Content within individual OCW courses is (c) by the individual authors unless otherwise noted. MIT OpenCourseWare materials are licensed by the Massachusetts Institute of Technology under a Creative Commons License (Attribution-NonCommercial-ShareAlike). For further information see http://ocw.mit.edu/terms/index.htmSite sourced from

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See all metadata18.996A Simplicity Theory (MIT) 18.996A Simplicity Theory (MIT)

Description

This is an advanced topics course in model theory whose main theme is simple theories. We treat simple theories in the framework of compact abstract theories, which is more general than that of first order theories. We cover the basic properties of independence (i.e., non-dividing) in simple theories, the characterization of simple theories by the existence of a notion of independence, and hyperimaginary canonical bases. This is an advanced topics course in model theory whose main theme is simple theories. We treat simple theories in the framework of compact abstract theories, which is more general than that of first order theories. We cover the basic properties of independence (i.e., non-dividing) in simple theories, the characterization of simple theories by the existence of a notion of independence, and hyperimaginary canonical bases.Subjects

universal domains | universal domains | compact abstract theories | compact abstract theories | indiscernibility | indiscernibility | indiscernible sequences | indiscernible sequences | dividing | dividing | simplicity | simplicity | independence | independence | Lascar strong types | Lascar strong types | independence theorem | independence theorem | hyperimaginaries | hyperimaginaries | canonical bases | canonical bases | supersimplicity | supersimplicity | Lascar inequalities | Lascar inequalities | stability | stability | stable theories | stable theories | generic automorphism | generic automorphism | type-definable groups | type-definable groups | lovely pairs | lovely pairsLicense

Content within individual OCW courses is (c) by the individual authors unless otherwise noted. MIT OpenCourseWare materials are licensed by the Massachusetts Institute of Technology under a Creative Commons License (Attribution-NonCommercial-ShareAlike). For further information see http://ocw.mit.edu/terms/index.htmSite sourced from

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See all metadata6.856J Randomized Algorithms (MIT)

Description

This course examines how randomization can be used to make algorithms simpler and more efficient via random sampling, random selection of witnesses, symmetry breaking, and Markov chains. Topics covered include: randomized computation; data structures (hash tables, skip lists); graph algorithms (minimum spanning trees, shortest paths, minimum cuts); geometric algorithms (convex hulls, linear programming in fixed or arbitrary dimension); approximate counting; parallel algorithms; online algorithms; derandomization techniques; and tools for probabilistic analysis of algorithms.Subjects

Randomized Algorithms | algorithms | efficient in time and space | randomization | computational problems | data structures | graph algorithms | optimization | geometry | Markov chains | sampling | estimation | geometric algorithms | parallel and distributed algorithms | parallel and ditributed algorithm | parallel and distributed algorithm | random sampling | random selection of witnesses | symmetry breaking | randomized computational models | hash tables | skip lists | minimum spanning trees | shortest paths | minimum cuts | convex hulls | linear programming | fixed dimension | arbitrary dimension | approximate counting | parallel algorithms | online algorithms | derandomization techniques | probabilistic analysis | computational number theory | simplicity | speed | design | basic probability theory | application | randomized complexity classes | game-theoretic techniques | Chebyshev | moment inequalities | limited independence | coupon collection | occupancy problems | tail inequalities | Chernoff bound | conditional expectation | probabilistic method | random walks | algebraic techniques | probability amplification | sorting | searching | combinatorial optimization | approximation | counting problems | distributed algorithms | 6.856 | 18.416License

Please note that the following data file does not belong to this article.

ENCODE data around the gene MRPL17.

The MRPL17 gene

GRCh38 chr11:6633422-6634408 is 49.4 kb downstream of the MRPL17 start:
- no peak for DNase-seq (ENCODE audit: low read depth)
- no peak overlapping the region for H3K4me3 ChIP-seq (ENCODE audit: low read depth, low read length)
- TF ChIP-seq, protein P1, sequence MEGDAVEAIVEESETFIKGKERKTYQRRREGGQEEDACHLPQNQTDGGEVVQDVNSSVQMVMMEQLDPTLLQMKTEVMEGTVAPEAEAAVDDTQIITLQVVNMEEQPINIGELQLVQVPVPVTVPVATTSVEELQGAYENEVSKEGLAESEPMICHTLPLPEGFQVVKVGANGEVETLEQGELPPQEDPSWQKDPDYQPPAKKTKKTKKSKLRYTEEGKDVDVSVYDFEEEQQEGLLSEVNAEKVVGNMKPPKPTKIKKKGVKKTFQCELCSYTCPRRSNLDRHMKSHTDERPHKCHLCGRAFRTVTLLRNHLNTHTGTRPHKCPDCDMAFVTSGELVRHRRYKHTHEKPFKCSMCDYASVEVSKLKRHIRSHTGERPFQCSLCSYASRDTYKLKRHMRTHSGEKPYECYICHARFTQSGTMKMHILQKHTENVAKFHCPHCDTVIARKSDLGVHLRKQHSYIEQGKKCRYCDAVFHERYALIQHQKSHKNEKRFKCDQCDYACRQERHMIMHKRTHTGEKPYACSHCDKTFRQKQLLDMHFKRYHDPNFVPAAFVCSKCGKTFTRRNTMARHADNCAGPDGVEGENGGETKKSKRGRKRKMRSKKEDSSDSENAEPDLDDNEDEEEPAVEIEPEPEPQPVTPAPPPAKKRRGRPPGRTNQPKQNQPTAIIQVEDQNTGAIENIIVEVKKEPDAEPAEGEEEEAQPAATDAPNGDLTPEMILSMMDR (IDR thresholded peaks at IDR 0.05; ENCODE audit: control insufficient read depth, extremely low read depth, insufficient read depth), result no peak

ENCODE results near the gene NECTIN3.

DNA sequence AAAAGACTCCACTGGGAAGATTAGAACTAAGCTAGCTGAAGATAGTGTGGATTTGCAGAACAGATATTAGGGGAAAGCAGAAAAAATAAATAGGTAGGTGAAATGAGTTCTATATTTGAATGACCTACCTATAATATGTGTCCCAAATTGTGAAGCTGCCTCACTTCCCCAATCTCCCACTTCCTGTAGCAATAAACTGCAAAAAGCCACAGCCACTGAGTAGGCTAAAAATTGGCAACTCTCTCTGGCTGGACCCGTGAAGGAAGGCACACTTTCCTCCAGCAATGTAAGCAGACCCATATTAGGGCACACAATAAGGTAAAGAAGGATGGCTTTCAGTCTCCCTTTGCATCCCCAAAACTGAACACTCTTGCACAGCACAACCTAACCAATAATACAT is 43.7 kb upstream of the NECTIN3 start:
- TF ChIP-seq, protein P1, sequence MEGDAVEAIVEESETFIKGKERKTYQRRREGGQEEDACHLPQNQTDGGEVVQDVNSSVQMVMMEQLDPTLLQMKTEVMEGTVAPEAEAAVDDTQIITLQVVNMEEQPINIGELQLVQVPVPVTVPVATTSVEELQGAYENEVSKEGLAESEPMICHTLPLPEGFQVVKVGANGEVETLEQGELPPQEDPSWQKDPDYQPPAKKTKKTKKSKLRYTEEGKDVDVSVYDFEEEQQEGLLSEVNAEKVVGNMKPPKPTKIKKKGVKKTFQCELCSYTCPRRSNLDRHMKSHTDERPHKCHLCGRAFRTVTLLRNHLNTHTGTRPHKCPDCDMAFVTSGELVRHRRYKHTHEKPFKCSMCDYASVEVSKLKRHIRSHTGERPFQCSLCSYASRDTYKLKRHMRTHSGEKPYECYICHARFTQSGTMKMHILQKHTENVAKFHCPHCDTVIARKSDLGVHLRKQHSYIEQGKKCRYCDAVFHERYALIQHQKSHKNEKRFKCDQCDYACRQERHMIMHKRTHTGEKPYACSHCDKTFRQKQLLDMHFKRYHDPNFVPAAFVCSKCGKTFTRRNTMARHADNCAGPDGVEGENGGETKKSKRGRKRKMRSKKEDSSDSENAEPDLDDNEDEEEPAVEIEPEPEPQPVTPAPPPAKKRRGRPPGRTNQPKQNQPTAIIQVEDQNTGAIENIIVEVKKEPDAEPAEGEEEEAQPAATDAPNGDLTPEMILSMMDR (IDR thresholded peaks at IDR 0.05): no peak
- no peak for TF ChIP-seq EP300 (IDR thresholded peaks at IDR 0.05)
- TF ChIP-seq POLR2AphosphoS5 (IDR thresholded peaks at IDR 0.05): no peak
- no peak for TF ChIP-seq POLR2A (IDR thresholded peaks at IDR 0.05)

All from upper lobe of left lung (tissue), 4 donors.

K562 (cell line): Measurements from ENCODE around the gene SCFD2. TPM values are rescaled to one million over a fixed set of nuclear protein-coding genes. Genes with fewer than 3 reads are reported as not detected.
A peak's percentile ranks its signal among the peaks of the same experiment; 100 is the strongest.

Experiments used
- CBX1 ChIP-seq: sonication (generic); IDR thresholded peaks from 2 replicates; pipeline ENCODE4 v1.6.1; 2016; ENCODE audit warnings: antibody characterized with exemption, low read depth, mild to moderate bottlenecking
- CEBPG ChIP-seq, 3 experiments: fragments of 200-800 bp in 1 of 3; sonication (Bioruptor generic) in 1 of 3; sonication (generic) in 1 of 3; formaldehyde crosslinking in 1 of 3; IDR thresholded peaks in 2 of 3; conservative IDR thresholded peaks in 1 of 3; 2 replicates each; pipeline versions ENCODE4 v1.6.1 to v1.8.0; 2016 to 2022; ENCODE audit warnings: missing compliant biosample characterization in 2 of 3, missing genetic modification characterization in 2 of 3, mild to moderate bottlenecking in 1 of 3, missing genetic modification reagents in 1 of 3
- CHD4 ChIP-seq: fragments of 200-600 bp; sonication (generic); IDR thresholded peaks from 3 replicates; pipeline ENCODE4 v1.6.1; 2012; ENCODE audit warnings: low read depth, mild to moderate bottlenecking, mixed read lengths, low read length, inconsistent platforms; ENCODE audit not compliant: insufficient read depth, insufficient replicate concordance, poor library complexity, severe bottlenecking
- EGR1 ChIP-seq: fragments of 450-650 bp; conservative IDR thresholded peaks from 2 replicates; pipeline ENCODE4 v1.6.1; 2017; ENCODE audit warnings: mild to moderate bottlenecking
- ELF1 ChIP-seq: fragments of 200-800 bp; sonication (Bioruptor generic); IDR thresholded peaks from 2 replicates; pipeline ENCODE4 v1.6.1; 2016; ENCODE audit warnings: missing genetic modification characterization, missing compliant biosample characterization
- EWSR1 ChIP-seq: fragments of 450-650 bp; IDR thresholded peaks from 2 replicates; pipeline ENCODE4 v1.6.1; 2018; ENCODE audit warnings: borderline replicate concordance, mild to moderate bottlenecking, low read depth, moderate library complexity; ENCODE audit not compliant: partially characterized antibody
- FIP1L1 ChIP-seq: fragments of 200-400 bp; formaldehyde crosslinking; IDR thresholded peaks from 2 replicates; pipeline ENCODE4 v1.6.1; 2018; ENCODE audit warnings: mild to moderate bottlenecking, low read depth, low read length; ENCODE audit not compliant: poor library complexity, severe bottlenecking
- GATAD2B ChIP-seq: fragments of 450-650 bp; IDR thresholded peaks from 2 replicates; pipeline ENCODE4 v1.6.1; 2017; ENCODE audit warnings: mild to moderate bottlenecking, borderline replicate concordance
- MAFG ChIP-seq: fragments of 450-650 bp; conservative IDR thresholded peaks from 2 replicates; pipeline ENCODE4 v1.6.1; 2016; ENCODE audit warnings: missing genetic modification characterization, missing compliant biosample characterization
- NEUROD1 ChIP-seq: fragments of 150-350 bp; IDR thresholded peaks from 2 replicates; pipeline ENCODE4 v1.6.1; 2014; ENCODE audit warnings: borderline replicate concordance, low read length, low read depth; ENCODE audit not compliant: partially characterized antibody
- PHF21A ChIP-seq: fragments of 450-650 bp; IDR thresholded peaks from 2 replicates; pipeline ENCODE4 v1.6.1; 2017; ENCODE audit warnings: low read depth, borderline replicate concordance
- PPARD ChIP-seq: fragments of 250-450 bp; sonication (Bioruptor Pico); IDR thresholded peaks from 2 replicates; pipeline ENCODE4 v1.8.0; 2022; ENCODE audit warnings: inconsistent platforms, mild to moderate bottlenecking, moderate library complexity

Content within individual OCW courses is (c) by the individual authors unless otherwise noted. MIT OpenCourseWare materials are licensed by the Massachusetts Institute of Technology under a Creative Commons License (Attribution-NonCommercial-ShareAlike). For further information see https://ocw.mit.edu/terms/index.htmSite sourced from

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This research-oriented course will focus on algebraic and computational techniques for optimization problems involving polynomial equations and inequalities with particular emphasis on the connections with semidefinite optimization. The course will develop in a parallel fashion several algebraic and numerical approaches to polynomial systems, with a view towards methods that simultaneously incorporate both elements. We will study both the complex and real cases, developing techniques of general applicability, and stressing convexity-based ideas, complexity results, and efficient implementations. Although we will use examples from several engineering areas, particular emphasis will be given to those arising from systems and control applications. This research-oriented course will focus on algebraic and computational techniques for optimization problems involving polynomial equations and inequalities with particular emphasis on the connections with semidefinite optimization. The course will develop in a parallel fashion several algebraic and numerical approaches to polynomial systems, with a view towards methods that simultaneously incorporate both elements. We will study both the complex and real cases, developing techniques of general applicability, and stressing convexity-based ideas, complexity results, and efficient implementations. Although we will use examples from several engineering areas, particular emphasis will be given to those arising from systems and control applications.Subjects